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STANDARDIZED EXTRACTS BASED ON BIOEQUIVALENT UNITS ENDORSED BY ALLERGENICS ADVISORY CMTE.; CAT EXTRACT STANDARDIZATION MAY BE REQUIRED BY JANUARY 1992

Executive Summary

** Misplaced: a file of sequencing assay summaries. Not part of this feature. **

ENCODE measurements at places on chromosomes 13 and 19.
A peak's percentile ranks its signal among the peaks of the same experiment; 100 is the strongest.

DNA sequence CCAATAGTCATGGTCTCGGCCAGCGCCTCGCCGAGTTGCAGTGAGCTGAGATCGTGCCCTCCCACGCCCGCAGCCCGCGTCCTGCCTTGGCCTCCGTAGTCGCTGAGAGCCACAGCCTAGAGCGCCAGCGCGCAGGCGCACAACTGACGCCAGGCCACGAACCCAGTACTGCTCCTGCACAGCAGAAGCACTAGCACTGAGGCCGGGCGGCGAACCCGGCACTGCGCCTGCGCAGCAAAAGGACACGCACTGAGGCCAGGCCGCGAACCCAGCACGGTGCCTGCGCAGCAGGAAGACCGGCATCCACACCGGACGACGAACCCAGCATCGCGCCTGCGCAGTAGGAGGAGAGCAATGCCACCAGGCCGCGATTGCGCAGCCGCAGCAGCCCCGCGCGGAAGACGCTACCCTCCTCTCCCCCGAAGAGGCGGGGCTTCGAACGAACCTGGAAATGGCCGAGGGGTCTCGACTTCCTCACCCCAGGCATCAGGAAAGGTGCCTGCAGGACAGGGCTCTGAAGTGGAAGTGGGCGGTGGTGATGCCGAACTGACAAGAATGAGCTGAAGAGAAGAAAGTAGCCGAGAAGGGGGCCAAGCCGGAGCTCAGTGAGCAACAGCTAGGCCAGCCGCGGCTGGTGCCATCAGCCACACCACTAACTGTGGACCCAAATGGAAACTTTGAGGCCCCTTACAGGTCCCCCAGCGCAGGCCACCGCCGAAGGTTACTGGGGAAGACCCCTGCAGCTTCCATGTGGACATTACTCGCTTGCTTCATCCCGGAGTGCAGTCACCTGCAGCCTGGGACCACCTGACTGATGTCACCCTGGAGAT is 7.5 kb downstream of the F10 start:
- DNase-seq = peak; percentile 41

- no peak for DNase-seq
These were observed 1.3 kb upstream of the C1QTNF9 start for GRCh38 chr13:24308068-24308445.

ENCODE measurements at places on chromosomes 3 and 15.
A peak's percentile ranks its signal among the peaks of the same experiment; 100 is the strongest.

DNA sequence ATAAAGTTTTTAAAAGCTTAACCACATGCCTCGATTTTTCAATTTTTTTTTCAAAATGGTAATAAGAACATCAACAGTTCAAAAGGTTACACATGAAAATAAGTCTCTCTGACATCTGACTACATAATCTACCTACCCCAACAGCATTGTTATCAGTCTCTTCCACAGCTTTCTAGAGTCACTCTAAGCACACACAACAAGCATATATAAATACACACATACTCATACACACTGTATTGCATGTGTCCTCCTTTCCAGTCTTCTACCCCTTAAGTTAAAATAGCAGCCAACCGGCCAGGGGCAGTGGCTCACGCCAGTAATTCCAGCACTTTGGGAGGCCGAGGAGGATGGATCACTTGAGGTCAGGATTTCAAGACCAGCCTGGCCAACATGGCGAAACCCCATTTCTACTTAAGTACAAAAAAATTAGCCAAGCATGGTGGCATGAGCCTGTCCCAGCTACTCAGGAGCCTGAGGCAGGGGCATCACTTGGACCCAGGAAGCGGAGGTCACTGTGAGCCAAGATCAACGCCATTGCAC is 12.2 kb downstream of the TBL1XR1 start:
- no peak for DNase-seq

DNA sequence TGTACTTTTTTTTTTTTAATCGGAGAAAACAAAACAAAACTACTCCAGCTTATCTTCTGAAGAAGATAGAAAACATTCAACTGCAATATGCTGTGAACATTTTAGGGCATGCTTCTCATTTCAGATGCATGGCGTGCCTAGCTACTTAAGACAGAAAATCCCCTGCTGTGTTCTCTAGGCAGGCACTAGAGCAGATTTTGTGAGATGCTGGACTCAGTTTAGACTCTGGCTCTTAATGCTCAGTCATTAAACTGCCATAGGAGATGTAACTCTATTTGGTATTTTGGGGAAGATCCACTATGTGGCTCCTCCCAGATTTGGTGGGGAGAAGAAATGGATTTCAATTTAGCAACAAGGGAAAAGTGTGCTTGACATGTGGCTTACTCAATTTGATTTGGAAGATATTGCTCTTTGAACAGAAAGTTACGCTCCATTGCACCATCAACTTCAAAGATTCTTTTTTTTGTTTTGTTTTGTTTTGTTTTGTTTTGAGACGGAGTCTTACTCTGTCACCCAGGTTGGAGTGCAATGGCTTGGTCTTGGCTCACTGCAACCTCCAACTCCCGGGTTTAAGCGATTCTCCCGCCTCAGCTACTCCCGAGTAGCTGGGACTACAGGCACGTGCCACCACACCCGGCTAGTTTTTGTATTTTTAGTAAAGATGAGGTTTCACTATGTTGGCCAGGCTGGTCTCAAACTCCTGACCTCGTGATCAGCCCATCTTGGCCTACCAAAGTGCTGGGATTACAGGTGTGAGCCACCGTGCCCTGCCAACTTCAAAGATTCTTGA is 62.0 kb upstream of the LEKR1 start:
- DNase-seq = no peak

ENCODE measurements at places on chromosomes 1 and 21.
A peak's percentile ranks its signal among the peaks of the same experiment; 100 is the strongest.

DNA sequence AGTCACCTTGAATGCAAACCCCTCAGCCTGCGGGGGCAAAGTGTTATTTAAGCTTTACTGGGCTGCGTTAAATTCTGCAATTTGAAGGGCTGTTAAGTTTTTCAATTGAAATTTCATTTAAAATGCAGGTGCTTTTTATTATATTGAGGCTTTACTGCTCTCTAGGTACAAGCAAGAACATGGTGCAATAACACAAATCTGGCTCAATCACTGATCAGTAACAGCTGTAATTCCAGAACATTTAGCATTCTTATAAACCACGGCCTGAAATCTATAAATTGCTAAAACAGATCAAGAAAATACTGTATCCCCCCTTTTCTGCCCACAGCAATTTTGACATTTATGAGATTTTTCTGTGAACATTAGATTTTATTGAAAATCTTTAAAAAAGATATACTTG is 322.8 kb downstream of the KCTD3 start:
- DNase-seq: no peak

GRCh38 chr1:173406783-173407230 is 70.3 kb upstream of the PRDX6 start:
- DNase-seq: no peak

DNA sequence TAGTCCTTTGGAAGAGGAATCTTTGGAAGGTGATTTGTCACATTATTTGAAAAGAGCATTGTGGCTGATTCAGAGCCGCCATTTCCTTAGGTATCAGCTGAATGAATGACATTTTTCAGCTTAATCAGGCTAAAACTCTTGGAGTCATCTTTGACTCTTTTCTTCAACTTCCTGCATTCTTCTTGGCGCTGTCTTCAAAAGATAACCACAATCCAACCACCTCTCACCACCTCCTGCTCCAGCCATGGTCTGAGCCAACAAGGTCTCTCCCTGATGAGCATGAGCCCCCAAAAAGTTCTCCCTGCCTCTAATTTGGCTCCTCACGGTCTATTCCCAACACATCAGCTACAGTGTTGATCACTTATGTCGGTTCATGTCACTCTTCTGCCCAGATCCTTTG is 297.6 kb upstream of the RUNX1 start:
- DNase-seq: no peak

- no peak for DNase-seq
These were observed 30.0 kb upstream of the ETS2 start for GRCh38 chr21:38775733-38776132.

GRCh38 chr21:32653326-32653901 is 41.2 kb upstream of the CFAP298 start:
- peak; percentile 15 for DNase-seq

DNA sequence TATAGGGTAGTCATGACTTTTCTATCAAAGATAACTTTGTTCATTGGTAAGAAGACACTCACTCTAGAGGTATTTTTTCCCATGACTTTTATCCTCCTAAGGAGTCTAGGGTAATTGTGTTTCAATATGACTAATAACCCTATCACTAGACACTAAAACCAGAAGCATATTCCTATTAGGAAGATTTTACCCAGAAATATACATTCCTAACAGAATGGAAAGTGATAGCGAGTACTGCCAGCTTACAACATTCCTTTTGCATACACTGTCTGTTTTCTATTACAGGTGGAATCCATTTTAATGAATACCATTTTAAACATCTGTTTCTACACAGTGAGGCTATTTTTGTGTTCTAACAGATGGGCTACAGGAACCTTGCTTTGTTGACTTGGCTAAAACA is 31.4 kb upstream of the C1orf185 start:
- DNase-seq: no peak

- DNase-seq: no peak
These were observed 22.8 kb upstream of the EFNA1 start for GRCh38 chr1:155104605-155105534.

FDA's effort to standardize allergenic extracts by developing bioequivalent units based on potency was unanimously endorsed by the agency's Allergenic Products Advisory Committee at its Feb. 4 meeting. After the committee heard progress reports from FDA on standardizing mite, cat, and grass extracts, committee Chairman Robert Reisman, MD, pledged the panel's support for the agency's effort. "This is a major step forward, [and is] much needed in terms of allergenic extracts," Reisman declared. FDA has been working on developing standards for allergenic extracts for more than a decade. Representatives from FDA's Allergenic Products Lab, including Acting Director Paul Turkeltaub, MD, explained how the lab has developed standard allergy units to measure extract potency. These units are based on measurements of skin irritation among allergenic individuals and can be correlated to in vitro qualitative and quantitative evaluations of extracts. Committee member Charles Reed, MD, Mayo Clinic, suggested that "the concept of the allergy unit" offers "enormous intuitive appeal" because it "standardizes not only the particular material, [but] also gives us a frame of reference where we can compare ragweed to mite to cate to something else." Meeting for the first time since May 1988, the committee was asked by FDA to comment on two issues arising from the conversion to standardized units. First, some standardized extracts, like cat and Bermuda grass, are currently labeled at 100,000 "arbitrary" units, but would have to be relabeled at 10,000 to reflect their true potency. Second, currently marketed nonstandardized extracts employ a variety of potency measurements, and physicians will have to be educated about the new units when standardization is required. The first issue, Turkeltaub said, is a safety issue: physicians reading the new label for Bermuda grass and cat extracts may be tempted to give 10 times the dose. However, he added, "very few" people currently use standardized Bermuda grass extract, and "of the total cat extract sold, 95%-plus is unstandardized," so FDA will only have to inform a few physicians of the change. Reisman suggested that FDA notify those physicians "personally by telephone and letter. It's just too critical an issue to do otherwise." The committee reiterated the position it took three years ago that clinical data is not necessary to support standardized grass extract licensing applications ("The Pink Sheet" May 30, 1988, T&G-4). The committee also asked that FDA collect more regional data on Bermuda grass before making the proposed labeling change. The second issue, replacing nonstandardized products with standardized, "is the kind of generic issue that's going to impact the whole profession as we go," Turkeltaub said. FDA has already asked industry to halt marketing of nonstandard mite extract, and hopes to do the same for cat extract by January 1992. Committee member John Ohman, MD, New England Medical Center, predicted that the removal of nonstandard extracts from the market would be difficult because "there's absolutely no comprehension of what these allergy units are" among the physician population. Another problem, Turkeltaub said, is that past experience with nonstandard extracts will be a poor guide for physicians using the new products because "we don't know the potency of the unstandardized cat extract that's out there." FDA, therefore, will ask physicians using the standardized products for the first time to proceed with each patient as if they were just starting treatment and begin at a low initial dose, Turkeltaub said. FDA originally planned to require all cat extracts to be standardized by October 1990, the same time as the requirement for standardizing mites. That deadline was later moved back to January 1992. However, FDA has found that the many different types of cat extract are compositionally like one of two or three models: hair, pelt, and possibly "modified pelt." As a result, FDA "may have to extend" the January 1992 deadline, Turkeltaub said.
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